So much of this bothers me, but whenever I see one of the PETA mouth-frothers propped up in front of a camera to give ‘expert’ opinions on this, it just blows all credibility on the media coverage.

22  Reid wrote:

Todd: “I miss all the good kook posts “

That’s why I had a twitter the other day that read “What amazes me more than some people, is other people.” Been a good bit of that in this case.

But then, that’s the nature of the Internet (warning, NSFW): If business meetings were like Internet comments.

23  Lesa wrote:

What is really sad and unbearable to even think about is I read where 3 of the dogs who didn’t make the line-up were hung by Vick and his buddies, they checked on them later, only to find that they were still alive….I don’t even want to know what they did to them after that…
These dogs suffered so much trauma from the day they were born..I also read where a under-cover investigator has attended these dog fights before and the dogs have fallen asleep while clinged to each other from exhaustion…only to wake up and self-serve the dog-fighters and start fighting again…pretty sad.
What loyalty for a dog to be strung up and hanged, but live through this….only to be taken down and what?? Body slammed?? People need to realize this is a sick individual and goes beyond the cruelty to animals….Vick is one sick monster….
The sad part is we are hearing only a bit of the story and it is heart wrenching….if we received the whole story and video clips of what went on at this property…I’m sure we would find that he is a cold blooded killer….
I hope the public does not accept his apology as he didn’t apologize to his victims….the dogs…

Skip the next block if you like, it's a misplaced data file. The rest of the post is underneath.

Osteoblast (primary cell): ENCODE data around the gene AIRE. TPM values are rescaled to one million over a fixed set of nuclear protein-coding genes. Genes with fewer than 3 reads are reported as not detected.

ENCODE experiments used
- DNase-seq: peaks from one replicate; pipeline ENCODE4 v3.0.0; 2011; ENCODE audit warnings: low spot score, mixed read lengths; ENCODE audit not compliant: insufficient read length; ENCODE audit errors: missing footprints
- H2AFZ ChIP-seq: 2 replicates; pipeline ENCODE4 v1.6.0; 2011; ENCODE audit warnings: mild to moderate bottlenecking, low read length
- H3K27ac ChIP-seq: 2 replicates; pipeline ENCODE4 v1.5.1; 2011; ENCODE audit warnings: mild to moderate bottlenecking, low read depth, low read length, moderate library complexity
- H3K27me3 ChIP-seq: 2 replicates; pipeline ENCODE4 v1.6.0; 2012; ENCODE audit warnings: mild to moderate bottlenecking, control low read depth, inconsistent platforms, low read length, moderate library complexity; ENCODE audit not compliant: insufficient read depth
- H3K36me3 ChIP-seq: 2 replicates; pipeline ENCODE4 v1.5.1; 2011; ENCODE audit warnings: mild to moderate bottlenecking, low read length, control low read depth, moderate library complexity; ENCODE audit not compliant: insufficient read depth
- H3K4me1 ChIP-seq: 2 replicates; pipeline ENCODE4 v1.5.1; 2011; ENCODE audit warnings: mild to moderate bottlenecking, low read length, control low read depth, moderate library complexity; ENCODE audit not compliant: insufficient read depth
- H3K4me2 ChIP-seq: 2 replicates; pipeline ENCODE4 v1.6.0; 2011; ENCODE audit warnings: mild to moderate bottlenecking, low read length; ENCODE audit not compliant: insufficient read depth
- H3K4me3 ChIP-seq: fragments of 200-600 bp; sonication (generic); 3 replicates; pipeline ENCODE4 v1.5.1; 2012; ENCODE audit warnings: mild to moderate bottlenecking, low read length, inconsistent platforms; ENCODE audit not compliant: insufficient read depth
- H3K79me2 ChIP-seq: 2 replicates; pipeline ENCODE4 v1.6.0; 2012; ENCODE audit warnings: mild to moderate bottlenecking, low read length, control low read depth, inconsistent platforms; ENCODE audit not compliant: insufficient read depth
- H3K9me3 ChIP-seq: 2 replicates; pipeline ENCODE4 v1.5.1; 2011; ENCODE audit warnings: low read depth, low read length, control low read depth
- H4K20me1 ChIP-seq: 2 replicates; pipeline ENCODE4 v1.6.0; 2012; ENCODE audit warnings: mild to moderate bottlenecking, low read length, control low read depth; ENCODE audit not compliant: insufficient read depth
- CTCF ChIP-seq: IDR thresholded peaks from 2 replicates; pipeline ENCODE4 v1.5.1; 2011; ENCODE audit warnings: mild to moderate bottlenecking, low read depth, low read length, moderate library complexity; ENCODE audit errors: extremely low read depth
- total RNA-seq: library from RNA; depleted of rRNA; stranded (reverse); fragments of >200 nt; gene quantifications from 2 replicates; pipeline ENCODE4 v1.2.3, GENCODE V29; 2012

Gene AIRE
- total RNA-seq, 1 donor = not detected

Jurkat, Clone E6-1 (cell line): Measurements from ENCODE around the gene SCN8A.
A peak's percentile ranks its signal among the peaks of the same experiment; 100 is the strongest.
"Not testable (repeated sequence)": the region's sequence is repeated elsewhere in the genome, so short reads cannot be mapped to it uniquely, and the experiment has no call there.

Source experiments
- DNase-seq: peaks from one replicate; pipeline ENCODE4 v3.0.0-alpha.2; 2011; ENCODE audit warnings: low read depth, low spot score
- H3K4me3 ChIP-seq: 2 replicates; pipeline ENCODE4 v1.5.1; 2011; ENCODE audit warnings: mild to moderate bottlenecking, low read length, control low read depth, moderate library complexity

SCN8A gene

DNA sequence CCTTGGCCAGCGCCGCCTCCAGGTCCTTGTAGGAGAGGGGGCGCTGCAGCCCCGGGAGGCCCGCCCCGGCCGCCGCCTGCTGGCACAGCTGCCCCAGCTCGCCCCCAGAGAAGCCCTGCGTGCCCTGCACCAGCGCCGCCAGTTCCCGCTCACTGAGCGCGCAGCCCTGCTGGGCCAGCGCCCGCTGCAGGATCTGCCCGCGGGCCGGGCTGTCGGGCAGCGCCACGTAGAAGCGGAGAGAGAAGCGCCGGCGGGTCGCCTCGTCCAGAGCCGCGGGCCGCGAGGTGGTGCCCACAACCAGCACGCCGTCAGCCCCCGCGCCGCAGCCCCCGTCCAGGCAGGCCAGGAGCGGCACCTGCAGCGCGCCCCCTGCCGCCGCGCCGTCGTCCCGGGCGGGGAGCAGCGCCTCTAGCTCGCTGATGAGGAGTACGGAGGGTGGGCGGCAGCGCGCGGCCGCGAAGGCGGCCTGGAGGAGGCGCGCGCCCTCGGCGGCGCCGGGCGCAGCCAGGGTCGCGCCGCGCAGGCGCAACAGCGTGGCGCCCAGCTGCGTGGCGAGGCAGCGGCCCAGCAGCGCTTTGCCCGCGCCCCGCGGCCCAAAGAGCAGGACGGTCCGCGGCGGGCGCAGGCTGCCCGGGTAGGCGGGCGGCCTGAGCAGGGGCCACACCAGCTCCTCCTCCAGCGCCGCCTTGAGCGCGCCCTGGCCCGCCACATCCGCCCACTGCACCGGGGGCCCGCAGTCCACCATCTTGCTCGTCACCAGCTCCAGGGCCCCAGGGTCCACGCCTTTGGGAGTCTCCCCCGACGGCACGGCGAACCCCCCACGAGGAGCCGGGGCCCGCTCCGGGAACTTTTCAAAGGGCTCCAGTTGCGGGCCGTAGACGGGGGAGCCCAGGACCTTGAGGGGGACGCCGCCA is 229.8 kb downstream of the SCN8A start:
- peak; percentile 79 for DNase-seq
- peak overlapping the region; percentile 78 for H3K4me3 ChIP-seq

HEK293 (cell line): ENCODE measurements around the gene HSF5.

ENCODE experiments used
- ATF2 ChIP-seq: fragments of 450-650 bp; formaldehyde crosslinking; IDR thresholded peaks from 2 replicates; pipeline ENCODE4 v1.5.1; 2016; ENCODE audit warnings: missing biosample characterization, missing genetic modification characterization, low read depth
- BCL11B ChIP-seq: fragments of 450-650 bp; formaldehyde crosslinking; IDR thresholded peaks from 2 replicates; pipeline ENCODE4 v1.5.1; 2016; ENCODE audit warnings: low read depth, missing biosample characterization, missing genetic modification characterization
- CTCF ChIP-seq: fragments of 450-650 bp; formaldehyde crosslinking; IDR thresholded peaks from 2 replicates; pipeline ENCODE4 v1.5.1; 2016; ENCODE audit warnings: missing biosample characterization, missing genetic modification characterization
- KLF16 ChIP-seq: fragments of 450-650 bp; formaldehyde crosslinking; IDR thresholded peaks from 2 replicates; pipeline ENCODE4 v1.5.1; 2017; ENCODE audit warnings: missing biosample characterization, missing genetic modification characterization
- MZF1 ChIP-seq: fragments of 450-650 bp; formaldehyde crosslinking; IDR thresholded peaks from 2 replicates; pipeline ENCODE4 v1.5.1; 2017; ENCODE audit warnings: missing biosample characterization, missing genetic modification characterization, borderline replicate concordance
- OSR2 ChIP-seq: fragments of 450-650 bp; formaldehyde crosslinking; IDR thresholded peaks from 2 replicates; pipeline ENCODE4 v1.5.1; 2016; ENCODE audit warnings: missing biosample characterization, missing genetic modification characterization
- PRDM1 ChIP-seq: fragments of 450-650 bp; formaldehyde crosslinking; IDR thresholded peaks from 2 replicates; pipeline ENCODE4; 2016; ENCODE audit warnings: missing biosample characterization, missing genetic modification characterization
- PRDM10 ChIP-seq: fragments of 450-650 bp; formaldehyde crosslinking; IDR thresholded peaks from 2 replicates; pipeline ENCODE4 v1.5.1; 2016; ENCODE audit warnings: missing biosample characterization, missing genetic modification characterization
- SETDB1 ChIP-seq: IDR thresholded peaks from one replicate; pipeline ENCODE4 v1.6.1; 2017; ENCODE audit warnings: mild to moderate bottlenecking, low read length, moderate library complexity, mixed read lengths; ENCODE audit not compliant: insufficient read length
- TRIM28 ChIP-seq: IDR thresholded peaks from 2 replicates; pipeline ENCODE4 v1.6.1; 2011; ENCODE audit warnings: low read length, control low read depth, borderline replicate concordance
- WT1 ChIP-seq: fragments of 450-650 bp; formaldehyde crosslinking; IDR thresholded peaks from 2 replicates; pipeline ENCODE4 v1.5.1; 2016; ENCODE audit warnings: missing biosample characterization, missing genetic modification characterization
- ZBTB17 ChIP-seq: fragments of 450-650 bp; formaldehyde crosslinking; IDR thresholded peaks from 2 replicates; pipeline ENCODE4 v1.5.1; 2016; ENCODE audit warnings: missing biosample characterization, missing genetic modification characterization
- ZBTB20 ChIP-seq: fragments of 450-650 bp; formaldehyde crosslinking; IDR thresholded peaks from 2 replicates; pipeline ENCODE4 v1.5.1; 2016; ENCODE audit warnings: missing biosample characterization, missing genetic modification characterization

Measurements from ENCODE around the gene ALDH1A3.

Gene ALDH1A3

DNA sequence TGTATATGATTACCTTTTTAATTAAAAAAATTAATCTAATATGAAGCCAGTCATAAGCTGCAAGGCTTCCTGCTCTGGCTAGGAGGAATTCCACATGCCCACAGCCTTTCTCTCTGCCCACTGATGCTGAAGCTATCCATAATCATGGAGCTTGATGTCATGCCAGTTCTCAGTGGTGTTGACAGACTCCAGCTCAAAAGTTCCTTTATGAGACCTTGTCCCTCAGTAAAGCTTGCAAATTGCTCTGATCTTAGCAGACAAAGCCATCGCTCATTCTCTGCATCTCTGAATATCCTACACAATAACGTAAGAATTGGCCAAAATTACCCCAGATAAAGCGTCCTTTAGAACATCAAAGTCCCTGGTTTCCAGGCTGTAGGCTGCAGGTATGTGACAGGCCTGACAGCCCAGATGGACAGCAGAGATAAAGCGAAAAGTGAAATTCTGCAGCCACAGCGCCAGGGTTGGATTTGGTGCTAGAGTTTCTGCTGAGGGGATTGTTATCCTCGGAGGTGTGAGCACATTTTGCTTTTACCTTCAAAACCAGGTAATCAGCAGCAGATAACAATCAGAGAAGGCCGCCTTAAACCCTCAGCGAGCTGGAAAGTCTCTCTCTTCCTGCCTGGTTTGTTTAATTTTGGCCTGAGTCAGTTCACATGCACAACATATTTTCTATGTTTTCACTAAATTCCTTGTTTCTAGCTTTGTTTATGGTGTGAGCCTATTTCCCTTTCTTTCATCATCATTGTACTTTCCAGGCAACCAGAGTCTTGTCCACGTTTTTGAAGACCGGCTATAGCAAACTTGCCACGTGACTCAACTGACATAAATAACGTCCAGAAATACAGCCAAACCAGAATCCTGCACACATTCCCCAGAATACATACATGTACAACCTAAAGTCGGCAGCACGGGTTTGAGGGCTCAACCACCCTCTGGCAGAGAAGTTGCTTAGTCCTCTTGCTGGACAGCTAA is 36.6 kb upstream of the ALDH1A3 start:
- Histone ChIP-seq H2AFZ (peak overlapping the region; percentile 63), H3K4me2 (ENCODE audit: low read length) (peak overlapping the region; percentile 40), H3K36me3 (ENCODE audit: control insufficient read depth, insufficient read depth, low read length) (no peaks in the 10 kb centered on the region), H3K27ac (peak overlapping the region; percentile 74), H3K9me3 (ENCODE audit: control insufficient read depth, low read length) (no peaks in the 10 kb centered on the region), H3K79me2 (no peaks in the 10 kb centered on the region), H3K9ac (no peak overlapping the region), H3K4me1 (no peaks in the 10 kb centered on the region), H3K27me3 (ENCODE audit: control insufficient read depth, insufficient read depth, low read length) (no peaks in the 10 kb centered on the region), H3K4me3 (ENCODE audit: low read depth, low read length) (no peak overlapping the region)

I hope Judge Nelson makes him anty up some of that dog-fighting money and makes him purchase a Memorial with names of these innocent victims who will most likely be euthanized….They are the true heros who suffered much pain to bring this dog-fighting to the public…People need a place to go to remember these dogs…they have a name….they mattered to us!!
He has offended the NFL...He has offended the American People, He has offended these dogs!!

[Remainder of comment deleted due to offensive language that is banned on this site]

24  Lesa wrote:

Sorry!! Personally didn’t find it offense as never called him that…only making a point…The word makes me sick when people use it….and Vick pretty much has made me sick by even looking at him…I’ll be good…smiling….

Can I still give him the finger??

25  Reid wrote:

Given his behavior last season, I would see that as payback. And you can do or say whatever you want, I’m just not going to allow certain language on my site, whether you meant it to make a point or not.

26  CR wrote:

When all is said and done, all of you Vick “nay-sayers” will never know what its like to be who he is and where he is from. I don’t care what “spokesperson” says differently, dogfighting IS a part of southern culture – especially among those of low to lower middle socioeconomic groups. And since no one wants to go here, I might as well. Whites owned slaves who were treated worse than what Vick has pleaded to being a part of for hundreds of years, and the vast majority of you will only acknowledge in passing such a monstrous act. Yet you want to take a man’s career, AND condemn him to life after his snatched career with a felony conviction on his record? For taking part in something that has gone on everydy since Vick made headlines? You can like or hate Vick, but rest assured, crucifying him will NOT change anything about the dogfighting world. In fact, the dog fighting phenomenon has probably gotten even more popuar since all of the media attention has been focused on it. GREAT JOB. To PETA supporters: I understand your desire to find a vehicle to make your policies a matter of national attention, but in ruining this man’s career (and in essence his ability to take care of himself and his loved ones regardless of the size of his bank account) to get your point across, you have committed the same act as Vick – Inhumane treatment of a living creature.